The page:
febrero 25, 2019 3 lectura mínima 3 Comentarios
Wigs are believed to have its start in ancient Egypt. Egyptians often removed all their hair to alleviate the extreme heat or stave off lice (yep), so wigs became a shield to protect scalps from burning. Then they graduated to a sign of social status. Eastern ancient civilizations used wigs more in a theatrical setting. The Middle Ages weren't a great time for wigs, but they came back in full force during the Renaissance when everyone cared about fashion again. Louis XIII of France really put them on the map when he started wearing wigs (that today we would refer to as very extra) to hide premature balding. And wigs were the trademark of elitist society in 18th century England.
Of course, African American women have been wearing wigs in various forms and fashions for centuries. A lot of higher-ups in the hair world attribute the return of wig mania to Beyonce. Professional wig stylist Shay Ashual told Vogue UK, "She made it OK to wear wigs openly, and created a demand for lace-front wigs."
Normally associated with actors in theater, lace-front wigs (as opposed to hard-front) are more realistic looking. The invention of high def cameras has certainly abetted the demand for real-looking wigs. Hadiiya Barbel, Wendy Williams' hairstylist and owner of Araya wig studio in NYC told Allure Magazine, "You can't get away with a sloppy hairline. A wig needs to look like it's growing out of the scalp and stay put." Barbel also points out that celebrities like Lady Gaga and Beyonce wearing wigs without trying to pretend they're not wigs has changed the game. She says, "Before, the perception was that if you were wearing a wig, it's because you had something to hide. Now the opposite is true. A wig is a form of self-expression. It's empowering."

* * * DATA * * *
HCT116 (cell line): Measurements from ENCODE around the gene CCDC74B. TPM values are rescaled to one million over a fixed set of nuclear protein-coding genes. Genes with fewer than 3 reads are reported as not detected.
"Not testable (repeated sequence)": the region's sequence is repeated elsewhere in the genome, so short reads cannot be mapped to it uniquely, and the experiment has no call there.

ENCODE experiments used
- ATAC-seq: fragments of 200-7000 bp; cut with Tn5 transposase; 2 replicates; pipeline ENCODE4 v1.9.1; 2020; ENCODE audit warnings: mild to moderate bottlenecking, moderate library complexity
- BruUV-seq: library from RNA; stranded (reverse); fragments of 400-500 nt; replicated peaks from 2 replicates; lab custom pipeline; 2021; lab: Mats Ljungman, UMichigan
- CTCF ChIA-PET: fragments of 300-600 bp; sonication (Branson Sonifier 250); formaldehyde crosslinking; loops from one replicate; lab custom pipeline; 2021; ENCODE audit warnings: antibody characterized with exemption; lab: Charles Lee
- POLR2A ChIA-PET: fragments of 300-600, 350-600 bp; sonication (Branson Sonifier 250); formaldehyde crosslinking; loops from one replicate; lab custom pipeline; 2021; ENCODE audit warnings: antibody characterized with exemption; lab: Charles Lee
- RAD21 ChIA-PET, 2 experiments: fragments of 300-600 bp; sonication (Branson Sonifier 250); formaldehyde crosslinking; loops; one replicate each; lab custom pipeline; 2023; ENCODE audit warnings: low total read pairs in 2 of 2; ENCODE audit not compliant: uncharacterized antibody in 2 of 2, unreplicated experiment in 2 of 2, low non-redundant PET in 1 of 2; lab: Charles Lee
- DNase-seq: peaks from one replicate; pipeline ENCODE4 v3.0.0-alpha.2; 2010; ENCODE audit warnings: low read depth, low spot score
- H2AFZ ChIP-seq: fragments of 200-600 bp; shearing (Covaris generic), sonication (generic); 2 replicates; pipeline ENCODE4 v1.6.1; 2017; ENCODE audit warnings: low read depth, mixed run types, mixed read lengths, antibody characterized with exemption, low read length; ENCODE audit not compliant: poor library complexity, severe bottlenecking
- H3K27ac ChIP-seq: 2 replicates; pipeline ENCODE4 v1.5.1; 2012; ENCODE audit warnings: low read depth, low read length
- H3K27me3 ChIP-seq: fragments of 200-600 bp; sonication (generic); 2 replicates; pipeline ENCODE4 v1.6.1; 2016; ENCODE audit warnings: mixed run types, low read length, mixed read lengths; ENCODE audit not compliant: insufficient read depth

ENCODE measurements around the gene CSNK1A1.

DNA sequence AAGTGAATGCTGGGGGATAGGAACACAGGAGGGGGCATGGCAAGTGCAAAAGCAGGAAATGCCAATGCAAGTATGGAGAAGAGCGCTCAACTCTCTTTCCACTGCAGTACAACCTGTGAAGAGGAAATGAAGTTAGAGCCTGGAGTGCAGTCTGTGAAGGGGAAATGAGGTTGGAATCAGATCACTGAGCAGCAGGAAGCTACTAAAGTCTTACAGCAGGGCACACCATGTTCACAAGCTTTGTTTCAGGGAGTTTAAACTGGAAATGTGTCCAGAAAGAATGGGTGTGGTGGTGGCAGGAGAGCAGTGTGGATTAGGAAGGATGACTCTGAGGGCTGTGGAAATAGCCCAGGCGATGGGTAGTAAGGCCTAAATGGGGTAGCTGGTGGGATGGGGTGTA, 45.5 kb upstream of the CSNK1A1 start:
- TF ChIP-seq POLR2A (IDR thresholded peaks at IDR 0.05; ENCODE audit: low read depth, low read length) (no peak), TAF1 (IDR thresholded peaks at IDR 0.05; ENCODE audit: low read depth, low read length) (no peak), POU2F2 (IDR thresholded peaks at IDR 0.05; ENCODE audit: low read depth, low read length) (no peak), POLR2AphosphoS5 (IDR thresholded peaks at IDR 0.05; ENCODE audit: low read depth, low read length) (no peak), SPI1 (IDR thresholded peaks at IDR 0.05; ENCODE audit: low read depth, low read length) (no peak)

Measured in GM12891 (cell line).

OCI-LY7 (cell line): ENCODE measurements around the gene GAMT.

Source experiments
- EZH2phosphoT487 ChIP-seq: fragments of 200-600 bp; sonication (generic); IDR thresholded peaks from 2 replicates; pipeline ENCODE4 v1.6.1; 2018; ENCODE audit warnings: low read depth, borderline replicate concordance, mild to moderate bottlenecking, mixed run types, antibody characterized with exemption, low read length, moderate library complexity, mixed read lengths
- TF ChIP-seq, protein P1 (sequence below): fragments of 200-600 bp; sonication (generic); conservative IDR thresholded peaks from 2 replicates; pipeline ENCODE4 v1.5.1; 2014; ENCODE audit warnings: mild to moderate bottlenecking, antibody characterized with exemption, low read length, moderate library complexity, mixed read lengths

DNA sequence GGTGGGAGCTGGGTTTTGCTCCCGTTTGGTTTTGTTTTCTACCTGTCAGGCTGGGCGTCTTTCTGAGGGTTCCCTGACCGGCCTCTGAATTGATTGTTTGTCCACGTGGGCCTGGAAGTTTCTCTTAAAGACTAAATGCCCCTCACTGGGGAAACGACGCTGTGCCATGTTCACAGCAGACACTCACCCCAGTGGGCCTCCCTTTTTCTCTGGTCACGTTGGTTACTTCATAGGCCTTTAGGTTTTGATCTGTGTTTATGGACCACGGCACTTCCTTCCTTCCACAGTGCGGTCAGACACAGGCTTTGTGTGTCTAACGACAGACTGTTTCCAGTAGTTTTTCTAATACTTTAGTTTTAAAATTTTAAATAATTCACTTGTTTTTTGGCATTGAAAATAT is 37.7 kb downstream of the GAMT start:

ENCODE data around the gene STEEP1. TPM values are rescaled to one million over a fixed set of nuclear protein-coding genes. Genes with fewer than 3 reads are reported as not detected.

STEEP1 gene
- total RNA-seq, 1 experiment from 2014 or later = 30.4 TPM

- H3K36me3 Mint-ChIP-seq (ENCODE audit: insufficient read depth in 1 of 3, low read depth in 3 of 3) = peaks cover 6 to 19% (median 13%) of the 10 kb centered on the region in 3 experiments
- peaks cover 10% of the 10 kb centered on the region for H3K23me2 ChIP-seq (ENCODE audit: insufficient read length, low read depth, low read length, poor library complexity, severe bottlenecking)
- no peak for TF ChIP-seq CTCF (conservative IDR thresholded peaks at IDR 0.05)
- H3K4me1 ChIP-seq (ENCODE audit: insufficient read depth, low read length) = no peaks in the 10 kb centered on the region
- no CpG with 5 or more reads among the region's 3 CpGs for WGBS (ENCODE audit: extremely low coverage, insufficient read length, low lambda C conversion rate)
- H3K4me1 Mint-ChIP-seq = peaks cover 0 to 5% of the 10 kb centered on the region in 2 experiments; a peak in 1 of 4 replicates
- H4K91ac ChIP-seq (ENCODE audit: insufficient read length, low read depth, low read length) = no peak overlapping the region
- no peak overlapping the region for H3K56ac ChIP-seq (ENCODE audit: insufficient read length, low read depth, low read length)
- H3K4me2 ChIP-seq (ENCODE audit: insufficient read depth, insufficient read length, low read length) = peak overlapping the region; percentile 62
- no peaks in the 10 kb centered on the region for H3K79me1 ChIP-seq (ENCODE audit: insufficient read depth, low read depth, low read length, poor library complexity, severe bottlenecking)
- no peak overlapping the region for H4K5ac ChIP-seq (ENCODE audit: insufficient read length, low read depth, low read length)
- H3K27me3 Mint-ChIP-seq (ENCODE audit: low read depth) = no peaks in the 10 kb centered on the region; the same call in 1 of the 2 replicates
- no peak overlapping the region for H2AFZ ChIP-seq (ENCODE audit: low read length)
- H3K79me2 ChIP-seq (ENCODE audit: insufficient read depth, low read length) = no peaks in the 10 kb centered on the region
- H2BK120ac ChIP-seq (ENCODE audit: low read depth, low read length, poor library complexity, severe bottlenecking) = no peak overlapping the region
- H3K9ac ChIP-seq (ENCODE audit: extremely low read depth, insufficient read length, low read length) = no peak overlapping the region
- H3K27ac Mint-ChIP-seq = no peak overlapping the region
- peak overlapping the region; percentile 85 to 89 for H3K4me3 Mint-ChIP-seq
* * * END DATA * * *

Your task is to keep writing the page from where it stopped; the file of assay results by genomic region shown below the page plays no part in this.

While human hair might seem ideal because it's more realistic looking, it's more expensive and requires more maintenance. It basically has to be treated and styled as if it were real hair, but with even more care. In general, most experts recommend washing natural hair wigs in cold water with the frequency depending on how often you wear it. Air dry it on a towel and use heating tools very sparingly. If you are going to heat style it, definitely use a heat protectant, like the NuMe Watch Me Werk, first. And if you want to make sure you have plenty of options for styling the wig, check out our Octowand, which is a curling wand set with eight different interchangeable barrels.
Whereas synthetic hair essentially shows up ready to wear and tends to hold the style even after it's been cleaned. Drag Queen Jinkx Monsoon told Allure Magazine to wash a synthetic wig the way you would wash clothes, with plenty of fabric softener. Monsoon also says, "I prefer synthetics because they're more durable and easier to manage. I like wigs that are styled with little to no hair spray. This requires them to be set steamed into the correct styling so that you don't need tons of hair spray to pull it off." Essentially with synthetic hair, you pull it out of the box, and it's already got that perfect wave, curl or straightness. Using heat styling tools on synthetic wigs is generally not recommended.
Beauty blogger Amanda Ensing shares some of her tips for pulling off wigs in this tutorial. She notes that wigs with baby hairs make it look more realistic, as does adding a little powder to the hairline. The hair pulled under the wig cap should be as flat as possible.
If you're going to use wigs regularly, make sure you're cleansing and conditioning your hair regularly too since sweat and dirt can build up on the scalp with more wig use. Use a hydrating line like the NuMe White Truffle Shampoo and White Truffle Conditioner.
With lace-front wigs, you need to cut the lace with pinking shears, so it is more aligned with a real hairline. Blogger Monique Parent has a helpful demonstration in this wig application how-to video. Be patient because, like any new hairstyle, applying a wig, whether it's real or synthetic, takes practice!
Are you wigging out yet? You can finally try that bleach blonde blunt blob, without actually trying that bleach blonde blunt bob. Find us on Instagram at @NuMeHair for more on hair trends and YouTube for more hair how-tos! Don't forget to sign up for our newsletter at NuMehair.com for hair tips and exclusive offers.
Author: Mary Patterson Broome
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